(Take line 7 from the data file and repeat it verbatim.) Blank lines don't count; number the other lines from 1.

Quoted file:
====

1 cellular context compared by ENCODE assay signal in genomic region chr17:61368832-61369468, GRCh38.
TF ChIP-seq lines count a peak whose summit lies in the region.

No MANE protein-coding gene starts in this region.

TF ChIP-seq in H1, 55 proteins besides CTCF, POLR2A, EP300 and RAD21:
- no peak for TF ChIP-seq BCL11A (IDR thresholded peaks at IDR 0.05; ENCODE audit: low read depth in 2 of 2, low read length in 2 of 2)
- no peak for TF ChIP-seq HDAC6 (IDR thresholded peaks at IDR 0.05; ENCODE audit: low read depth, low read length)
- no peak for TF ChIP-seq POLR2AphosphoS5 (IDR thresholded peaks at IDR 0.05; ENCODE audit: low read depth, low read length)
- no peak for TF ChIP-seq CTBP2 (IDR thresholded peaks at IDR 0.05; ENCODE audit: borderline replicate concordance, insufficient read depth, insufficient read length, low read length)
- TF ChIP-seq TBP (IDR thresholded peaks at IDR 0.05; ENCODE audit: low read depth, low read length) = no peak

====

- no peak for TF ChIP-seq POLR2AphosphoS5 (IDR thresholded peaks at IDR 0.05; ENCODE audit: low read depth, low read length)